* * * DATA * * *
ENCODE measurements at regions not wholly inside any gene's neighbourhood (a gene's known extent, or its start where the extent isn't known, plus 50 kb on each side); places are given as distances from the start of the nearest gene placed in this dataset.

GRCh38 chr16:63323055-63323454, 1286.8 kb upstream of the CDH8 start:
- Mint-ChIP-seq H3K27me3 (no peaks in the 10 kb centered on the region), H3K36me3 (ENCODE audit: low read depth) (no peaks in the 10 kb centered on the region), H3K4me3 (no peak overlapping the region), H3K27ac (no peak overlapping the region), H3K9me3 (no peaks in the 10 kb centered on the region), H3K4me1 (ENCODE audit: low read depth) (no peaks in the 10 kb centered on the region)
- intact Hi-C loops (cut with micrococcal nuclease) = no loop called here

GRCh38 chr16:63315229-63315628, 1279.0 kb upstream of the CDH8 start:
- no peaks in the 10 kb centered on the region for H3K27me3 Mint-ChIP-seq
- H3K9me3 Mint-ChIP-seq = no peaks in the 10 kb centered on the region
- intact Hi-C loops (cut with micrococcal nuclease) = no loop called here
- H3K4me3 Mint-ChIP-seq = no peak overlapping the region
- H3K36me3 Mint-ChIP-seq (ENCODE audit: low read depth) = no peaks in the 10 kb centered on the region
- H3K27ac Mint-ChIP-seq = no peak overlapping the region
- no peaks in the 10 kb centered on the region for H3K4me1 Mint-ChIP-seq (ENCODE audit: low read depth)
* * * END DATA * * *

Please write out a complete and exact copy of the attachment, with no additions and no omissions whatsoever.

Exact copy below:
ENCODE measurements at regions not wholly inside any gene's neighbourhood (a gene's known extent, or its start where the extent isn't known, plus 50 kb on each side); places are given as distances from the start of the nearest gene placed in this dataset.

GRCh38 chr16:63323055-63323454, 1286.8 kb upstream of the CDH8 start:
- Mint-ChIP-seq H3K27me3 (no peaks in the 10 kb centered on the region), H3K36me3 (ENCODE audit: low read depth) (no peaks in the 10 kb centered on the region), H3K4me3 (no peak overlapping the region), H3K27ac (no peak overlapping the region), H3K9me3 (no peaks in the 10 kb centered on the region), H3K4me1 (ENCODE audit: low read depth) (no peaks in the 10 kb centered on the region)
- intact Hi-C loops (cut with micrococcal nuclease) = no loop called here

GRCh38 chr16:63315229-63315628, 1279.0 kb upstream of the CDH8 start:
- no peaks in the 10 kb centered on the region for H3K27me3 Mint-ChIP-seq
- H3K9me3 Mint-ChIP-seq = no peaks in the 10 kb centered on the region
- intact Hi-C loops (cut with micrococcal nuclease) = no loop called here
- H3K4me3 Mint-ChIP-seq = no peak overlapping the region
- H3K36me3 Mint-ChIP-seq (ENCODE audit: low read depth) = no peaks in the 10 kb centered on the region
- H3K27ac Mint-ChIP-seq = no peak overlapping the region
- no peaks in the 10 kb centered on the region for H3K4me1 Mint-ChIP-seq (ENCODE audit: low read depth)